The change of variables formula for double integrals states that if you have a transformation that maps a region R in the xy-plane to a region S in the uv-plane, then the double integral over R can be computed as an integral over R, with the area element adjusted by the Jacobian determinant: $ \iint_R f(x, y)dA = \iint_s f(x(u,v), y(u, v))|\frac{1}{det(J)}|·dA'$.
For our particular example, where det(J) = 5, the integral becomes: $\iint_R f(x, y)dA = \iint_S f(x(u,v), y(u, v))\frac{1}{5}dA’ = \frac{1}{5}\iint_S f(x(u,v), y(u, v))dudv$.
In the general case, consider two functions u = u(x, y), v = (x, y), which define a transformation from the xy-plane to the uv-plane. Small changes Δx and Δy in the xy-plane lead to corresponding changes Δu and Δv in the uv-plane, which can be approximated as: $Δu ≈ \frac{∂u}{∂x}Δx + \frac{∂u}{∂y}Δy$ = u_{x}Δx + u_{y}Δy where $\frac{∂u}{∂x}, \frac{∂u}{∂y}$ are the partial derivatives of u with respect to x and y respectively (they measure how the function u changes as each variable changes, while holding the other variables constant), and similarly Δv ≈ v_{x}Δx + v_{y}Δy.
This relationships can be written or expressed in matrix form: $|\begin{smallmatrix}Δu\\ Δv\end{smallmatrix}| = |\begin{smallmatrix}u_x & u_y\\ v_x & v_y\end{smallmatrix}||\begin{smallmatrix}Δx\\ Δy\end{smallmatrix}|$ (Figure 4).
The determinant of this Jacobian matrix J gives the scaling factor for the area element: det(J) = $det(\frac{∂(u,v)}{∂(x,y)}) = |\begin{smallmatrix}u_x & u_y\\ v_x & v_y\end{smallmatrix}|⇒dA^’=∣J∣dA ⇒ dudv = |J|dxdy= |\begin{smallmatrix}u_x & u_y\\ v_x & v_y\end{smallmatrix}|dxdy$.
Thus, the differential area elements transform as: dA′ =∣det(J)∣dA or dudv = ∣det(J)∣dxdy.
To sum up, the change of variables formula for double integrals is a powerful tool that allows us to simplify integrals by transforming the region of integration. Given a transformation u = u(x, y) and v = v(x, y) that maps a region R in the xy-plane to a region S in the uv-plane, then the double integral over R is be computed by transforming it into an integral over S as: $\iint_R f(x, y)dA = \iint_S f(x(u,v), y(u, v))·|\frac{1}{det(J)}|dudv = \iint_S f(x(u,v), y(u, v))·|\frac{1}{\begin{smallmatrix}u_x & u_y\\\ v_x & v_y\end{smallmatrix}}|dudv$.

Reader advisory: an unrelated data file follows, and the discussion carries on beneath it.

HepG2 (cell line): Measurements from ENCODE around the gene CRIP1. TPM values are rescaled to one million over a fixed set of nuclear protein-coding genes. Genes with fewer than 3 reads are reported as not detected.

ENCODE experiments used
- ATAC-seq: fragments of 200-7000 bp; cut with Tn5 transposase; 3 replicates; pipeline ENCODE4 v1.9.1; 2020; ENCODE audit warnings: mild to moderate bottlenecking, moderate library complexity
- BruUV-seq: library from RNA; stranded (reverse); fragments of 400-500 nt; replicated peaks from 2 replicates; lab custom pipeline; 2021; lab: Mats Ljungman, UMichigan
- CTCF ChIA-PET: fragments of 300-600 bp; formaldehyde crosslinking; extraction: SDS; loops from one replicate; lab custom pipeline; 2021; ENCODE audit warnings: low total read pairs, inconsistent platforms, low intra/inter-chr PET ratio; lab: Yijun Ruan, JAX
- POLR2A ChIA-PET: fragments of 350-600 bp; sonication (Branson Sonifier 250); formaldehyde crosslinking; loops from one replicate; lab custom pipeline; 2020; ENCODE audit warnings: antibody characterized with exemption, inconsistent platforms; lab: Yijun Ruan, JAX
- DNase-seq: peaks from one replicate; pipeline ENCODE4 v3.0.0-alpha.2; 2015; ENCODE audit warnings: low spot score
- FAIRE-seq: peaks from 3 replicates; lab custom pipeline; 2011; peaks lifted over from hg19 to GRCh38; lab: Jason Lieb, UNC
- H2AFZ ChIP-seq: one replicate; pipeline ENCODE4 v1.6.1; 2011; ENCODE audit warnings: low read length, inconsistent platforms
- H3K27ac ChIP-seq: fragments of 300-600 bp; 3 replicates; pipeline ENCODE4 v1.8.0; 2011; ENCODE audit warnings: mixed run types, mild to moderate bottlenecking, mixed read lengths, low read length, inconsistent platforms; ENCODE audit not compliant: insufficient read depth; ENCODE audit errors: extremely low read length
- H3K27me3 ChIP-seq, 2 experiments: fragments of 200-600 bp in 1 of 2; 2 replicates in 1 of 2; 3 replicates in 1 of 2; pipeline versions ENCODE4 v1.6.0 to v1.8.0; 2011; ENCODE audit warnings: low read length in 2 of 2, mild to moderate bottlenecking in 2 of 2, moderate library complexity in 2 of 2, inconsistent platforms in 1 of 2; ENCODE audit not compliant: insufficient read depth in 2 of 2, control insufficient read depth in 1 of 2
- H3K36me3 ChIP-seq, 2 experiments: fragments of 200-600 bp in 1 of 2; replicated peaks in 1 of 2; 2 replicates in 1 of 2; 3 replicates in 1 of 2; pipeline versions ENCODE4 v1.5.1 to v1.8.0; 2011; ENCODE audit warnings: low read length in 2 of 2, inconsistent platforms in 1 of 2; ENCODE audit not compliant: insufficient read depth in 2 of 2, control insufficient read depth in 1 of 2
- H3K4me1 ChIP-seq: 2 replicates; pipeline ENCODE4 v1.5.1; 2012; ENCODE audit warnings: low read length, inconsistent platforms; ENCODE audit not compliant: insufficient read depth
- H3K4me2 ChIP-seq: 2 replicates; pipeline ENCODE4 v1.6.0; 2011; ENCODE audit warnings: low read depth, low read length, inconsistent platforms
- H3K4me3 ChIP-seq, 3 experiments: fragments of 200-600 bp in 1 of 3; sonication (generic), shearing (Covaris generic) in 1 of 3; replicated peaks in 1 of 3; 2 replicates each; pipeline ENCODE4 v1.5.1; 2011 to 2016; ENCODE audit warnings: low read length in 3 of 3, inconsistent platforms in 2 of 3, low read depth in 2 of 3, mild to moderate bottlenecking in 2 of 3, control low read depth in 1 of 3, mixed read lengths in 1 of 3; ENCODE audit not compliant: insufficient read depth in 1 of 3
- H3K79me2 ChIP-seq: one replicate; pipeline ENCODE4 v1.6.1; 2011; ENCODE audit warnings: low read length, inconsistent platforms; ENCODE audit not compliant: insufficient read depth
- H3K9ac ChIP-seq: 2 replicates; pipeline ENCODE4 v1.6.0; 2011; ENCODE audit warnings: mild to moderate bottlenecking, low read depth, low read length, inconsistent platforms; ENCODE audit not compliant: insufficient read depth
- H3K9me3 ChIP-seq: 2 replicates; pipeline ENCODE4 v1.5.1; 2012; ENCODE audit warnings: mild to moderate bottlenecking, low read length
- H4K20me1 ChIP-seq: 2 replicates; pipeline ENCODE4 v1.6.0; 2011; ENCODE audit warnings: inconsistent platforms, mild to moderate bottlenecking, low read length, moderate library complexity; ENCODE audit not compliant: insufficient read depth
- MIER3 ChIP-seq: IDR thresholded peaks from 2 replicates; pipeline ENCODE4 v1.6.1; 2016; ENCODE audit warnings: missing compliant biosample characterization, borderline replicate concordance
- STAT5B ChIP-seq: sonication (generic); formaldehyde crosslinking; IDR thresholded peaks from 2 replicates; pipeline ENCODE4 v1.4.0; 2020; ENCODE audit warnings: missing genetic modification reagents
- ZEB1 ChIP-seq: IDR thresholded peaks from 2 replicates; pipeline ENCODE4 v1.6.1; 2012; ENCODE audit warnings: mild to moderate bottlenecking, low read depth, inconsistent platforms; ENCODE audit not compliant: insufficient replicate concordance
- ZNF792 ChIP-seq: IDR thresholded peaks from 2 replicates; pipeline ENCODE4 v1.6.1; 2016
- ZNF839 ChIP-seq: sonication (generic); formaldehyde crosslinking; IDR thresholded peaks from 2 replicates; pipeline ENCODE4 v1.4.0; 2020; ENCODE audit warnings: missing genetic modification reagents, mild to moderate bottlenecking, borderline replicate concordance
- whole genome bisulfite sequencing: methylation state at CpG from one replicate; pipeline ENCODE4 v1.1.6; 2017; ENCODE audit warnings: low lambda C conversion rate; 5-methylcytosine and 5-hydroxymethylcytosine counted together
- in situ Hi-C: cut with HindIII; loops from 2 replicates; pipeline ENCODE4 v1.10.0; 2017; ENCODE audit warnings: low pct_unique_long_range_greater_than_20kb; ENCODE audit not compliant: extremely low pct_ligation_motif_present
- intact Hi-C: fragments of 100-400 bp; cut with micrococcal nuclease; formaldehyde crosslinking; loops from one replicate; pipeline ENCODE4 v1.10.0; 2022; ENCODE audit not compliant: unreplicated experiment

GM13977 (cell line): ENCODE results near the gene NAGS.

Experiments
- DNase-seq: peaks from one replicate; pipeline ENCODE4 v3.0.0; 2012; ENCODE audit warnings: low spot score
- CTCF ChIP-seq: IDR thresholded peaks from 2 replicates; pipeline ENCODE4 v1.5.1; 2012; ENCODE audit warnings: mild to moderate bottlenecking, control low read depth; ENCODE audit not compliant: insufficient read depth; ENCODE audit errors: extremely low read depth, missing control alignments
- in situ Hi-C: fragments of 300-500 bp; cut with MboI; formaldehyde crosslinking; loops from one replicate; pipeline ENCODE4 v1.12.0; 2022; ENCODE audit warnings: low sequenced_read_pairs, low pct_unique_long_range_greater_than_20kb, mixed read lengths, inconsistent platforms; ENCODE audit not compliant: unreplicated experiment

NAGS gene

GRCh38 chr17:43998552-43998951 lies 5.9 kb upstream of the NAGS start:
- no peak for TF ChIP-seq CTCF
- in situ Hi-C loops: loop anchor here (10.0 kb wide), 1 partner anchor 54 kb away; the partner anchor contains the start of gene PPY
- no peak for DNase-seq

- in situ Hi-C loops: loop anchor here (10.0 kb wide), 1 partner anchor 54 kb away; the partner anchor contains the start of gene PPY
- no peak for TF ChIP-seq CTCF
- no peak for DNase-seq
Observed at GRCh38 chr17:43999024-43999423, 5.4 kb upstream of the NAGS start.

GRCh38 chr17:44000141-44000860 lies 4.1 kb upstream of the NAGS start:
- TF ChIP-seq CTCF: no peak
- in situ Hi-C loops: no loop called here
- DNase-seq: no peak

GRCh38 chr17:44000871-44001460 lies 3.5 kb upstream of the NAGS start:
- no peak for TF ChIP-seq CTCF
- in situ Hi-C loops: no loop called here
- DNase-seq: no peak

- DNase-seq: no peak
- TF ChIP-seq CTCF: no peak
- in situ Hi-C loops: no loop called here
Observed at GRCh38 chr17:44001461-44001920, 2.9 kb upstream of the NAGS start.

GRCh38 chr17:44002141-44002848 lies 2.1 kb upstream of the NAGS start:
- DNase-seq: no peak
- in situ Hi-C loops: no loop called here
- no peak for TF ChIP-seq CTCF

Here, f(x, y) represents the function to be integrated over R, f(x(u, v), y(u, v)) is the same function expressed in terms of the new variables u and v and $|\frac{1}{det(J)}| = \frac{1}{|\begin{smallmatrix}u_x & u_y\\ v_x & v_y\end{smallmatrix}|}$ is the reciprocal of the determinant of the Jacobian matrix of the transformation. It is a factor that adjust the area element for the change in the scale cause by the transformation.
If you need to reverse the transformation, the product of the Jacobian determinant of the original transformation and its inverse is always equal to 1: $\frac{∂(u,v)}{∂(x,y)}·\frac{∂(x,y)}{∂(u,v)} = 1$
Polar coordinates are particularly useful when dealing with regions that have circular symmetry, such as circles or sectors of circles. The process of transforming an integral from Cartesian coordinates (x, y) to polar coordinates (r, θ) requires adjusting the differential area element appropriately, which is where the Jacobian determinant comes into play. It provides the necessary factor to correctly adjust the differential area element.
The relationship between Cartesian coordinates (x, y) and polar coordinates (r, θ) is given by the following equations: x = rcos(θ), y = rsin(θ). Here, r represents the radial distance from the origin, and θ is the angle measured counterclockwise from the positive x-axis.